Because cleaning and storage solutions are unnecessary for daily disposable lenses, that savings is also passed on to patients. After reading the package inserts for many multipurpose cleaning solutions, we have found that if the instructions are followed correctly (a five second rinse per side of each lens, and filling the lens case), upwards of one ounce of fluid should be used per day; this translates to approximately 30 10oz bottles per year, or around $300. We are sure that most patients do not care for their lenses in this way; however, even if only half of the recommended solution is used each day, this still amounts to significant savings for patients who use daily disposables. After accounting for the annual rebate and savings on solutions, the daily disposable lenses are more comparable in price to other modalities.
We have also found success in breaking down the cost (after rebate) in price per day and comparing the daily cost of daily disposable lenses to that for a cup of morning coffee, buying lunch at work, and other common daily activities in which they may participate. Hearing that their lenses may cost just more than $1 per day sounds much friendlier than hearing the total sum for the year.
INNOVATION FROM INDUSTRY
In recent years, our partners in the contact lens industry have introduced outstanding technology that has helped make daily disposable lens wear more comfortable. For example, one manufacturer utilizes a lens that minimizes the amount of silicone to 4.4%, which reduces the lens modulus and helps optimize oxygen permeability. Other manufacturers have introduced wetting agents to create added surface moisture or to mimic the composition of the tear film, and some have created proprietary polymers that help the lenses retain a specific percentage of water to mirror that of the cornea.
Additionally, the parameters available in daily disposable lenses have been continually expanding. The contact lens companies continue to adapt and grow the parameters available to physicians, allowing us to easily fit most of our patients. Daily disposable spherical lenses are available from +8.00D to –12.00D, and toric lenses are available at –1.75D with around-the-clock axes; in addition, –2.25D cylinder correction is available in many axes. There is also a wide range of lenses for presbyopes ranging in power from +6.00 to –9.00D. In our clinics, we also utilize daily disposable center-distance multifocal lenses for some of our myopia management patients (off-label), which are available with sphere powers up to –12.25D.
As the parameters grow, the number of patients for whom we cannot find a suitable daily disposable lens dwindles. In fact, we find that patients who are outside of the available daily disposable parameters are better suited for specialty contact lenses such as custom soft, corneal GP, or scleral lenses.
DO NO HARM
Many of our patients view contact lenses as a common commodity, something that anyone can have. They often are not aware of the vast differences among the myriad lens choices. To them, contact lenses are viewed as a one-size-fits-all product, and we believe that our profession has allowed this commoditization to happen. When patients come into our office asking to try a lens that they saw on TV, that their friend loves, or for which they have a coupon, we are susceptible to letting this—rather than our training and contact lens expertise—drive our decision.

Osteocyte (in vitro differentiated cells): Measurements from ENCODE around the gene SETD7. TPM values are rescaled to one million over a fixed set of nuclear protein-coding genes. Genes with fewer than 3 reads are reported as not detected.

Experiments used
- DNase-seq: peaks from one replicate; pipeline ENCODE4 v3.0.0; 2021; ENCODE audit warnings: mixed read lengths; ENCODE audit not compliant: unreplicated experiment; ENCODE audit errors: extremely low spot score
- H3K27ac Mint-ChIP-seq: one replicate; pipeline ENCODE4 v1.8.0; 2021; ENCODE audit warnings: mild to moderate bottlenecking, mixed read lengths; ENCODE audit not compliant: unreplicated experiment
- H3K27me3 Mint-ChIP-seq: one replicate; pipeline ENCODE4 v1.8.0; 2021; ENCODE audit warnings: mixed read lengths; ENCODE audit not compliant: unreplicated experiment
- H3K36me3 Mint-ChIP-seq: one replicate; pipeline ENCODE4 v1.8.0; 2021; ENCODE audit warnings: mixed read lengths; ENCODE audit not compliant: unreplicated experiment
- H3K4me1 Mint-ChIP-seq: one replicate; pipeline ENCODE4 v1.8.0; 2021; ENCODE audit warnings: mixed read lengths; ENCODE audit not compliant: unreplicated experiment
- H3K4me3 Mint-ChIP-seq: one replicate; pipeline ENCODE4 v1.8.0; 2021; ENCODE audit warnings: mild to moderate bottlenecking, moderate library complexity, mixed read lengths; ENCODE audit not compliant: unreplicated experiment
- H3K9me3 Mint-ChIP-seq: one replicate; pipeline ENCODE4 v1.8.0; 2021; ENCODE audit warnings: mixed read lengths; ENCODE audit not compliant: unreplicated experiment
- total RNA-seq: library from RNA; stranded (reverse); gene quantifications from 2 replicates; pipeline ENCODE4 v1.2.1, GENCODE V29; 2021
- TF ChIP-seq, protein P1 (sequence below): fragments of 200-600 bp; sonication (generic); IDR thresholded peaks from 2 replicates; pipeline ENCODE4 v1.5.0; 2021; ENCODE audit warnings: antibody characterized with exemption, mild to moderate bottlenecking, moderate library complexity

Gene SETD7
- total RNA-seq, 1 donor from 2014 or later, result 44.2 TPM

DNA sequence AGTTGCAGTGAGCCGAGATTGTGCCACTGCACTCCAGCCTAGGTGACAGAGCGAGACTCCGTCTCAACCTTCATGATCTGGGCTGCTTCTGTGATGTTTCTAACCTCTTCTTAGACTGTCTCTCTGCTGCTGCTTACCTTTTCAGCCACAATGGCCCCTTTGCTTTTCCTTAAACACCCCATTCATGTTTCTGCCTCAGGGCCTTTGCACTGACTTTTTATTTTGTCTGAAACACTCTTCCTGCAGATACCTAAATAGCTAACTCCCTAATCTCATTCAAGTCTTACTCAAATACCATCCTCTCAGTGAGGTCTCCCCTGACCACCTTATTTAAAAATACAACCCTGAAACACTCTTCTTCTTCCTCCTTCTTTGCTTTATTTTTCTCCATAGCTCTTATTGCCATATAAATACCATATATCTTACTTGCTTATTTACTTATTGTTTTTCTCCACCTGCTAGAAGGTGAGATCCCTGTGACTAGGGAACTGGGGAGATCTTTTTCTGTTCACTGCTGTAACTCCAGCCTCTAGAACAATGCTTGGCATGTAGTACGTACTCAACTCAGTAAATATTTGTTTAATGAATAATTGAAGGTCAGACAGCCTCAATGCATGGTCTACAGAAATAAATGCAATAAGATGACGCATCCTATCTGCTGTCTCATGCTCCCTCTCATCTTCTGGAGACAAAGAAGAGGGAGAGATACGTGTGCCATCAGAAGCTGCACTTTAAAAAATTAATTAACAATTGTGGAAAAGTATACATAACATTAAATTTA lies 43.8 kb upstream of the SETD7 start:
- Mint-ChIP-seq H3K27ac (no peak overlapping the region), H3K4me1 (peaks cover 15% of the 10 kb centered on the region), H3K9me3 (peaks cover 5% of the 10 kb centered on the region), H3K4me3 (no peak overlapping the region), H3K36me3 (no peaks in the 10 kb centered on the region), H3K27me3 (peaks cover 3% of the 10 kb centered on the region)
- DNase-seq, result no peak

For those of us who are optometrists, before we were christened with the title Doctor of Optometry, we recited the Optometric Oath, during which we pledged that “the health of (our) patients will be (our) first consideration.” When it comes to contact lenses, we feel strongly that prescribing daily disposable lenses helps us stay true to this promise. As we discussed previously, daily disposable lenses have better patient compliance, offer a lower risk of infection or side effects, and limit the potential for disease. If the parameters allow for daily disposable lenses to be an option for a contact lens wearer, then there really is no other option. CLS
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- Morgan PB, Woods CA, Tranoudis, IG, et al. International Contact Lens Prescribing in 2008. Contact Lens Spectrum. 2009 Feb;24:28-32.
- Morgan PB, Woods CA, Tranoudis IG, et al. International Contact Lens Prescribing in 2018. Contact Lens Spectrum. 2019 Feb;34:26-32.
- Chalmers RL, Hickson-Curran SB, Keay L, Gleason WJ, Albright R. Rates of adverse events with hydrogel and silicone hydrogel daily disposable lenses in a large postmarket surveillance registry: the TEMPO Registry. Invest Ophthalmol Vis Sci. 2015 Jan 8;56:654-663.
- Stapleton F, Keay L, Edwards K, et al. The incidence of contact lens-related microbial keratitis in Australia. Ophthalmology. 2008 Oct;115:1655-1662.
- Pritchard N, Fonn D, Brazeau D. Discontinuation of contact lens wear: a survey. Int Contact Lens Clin. 1999 Nov;26:157-162.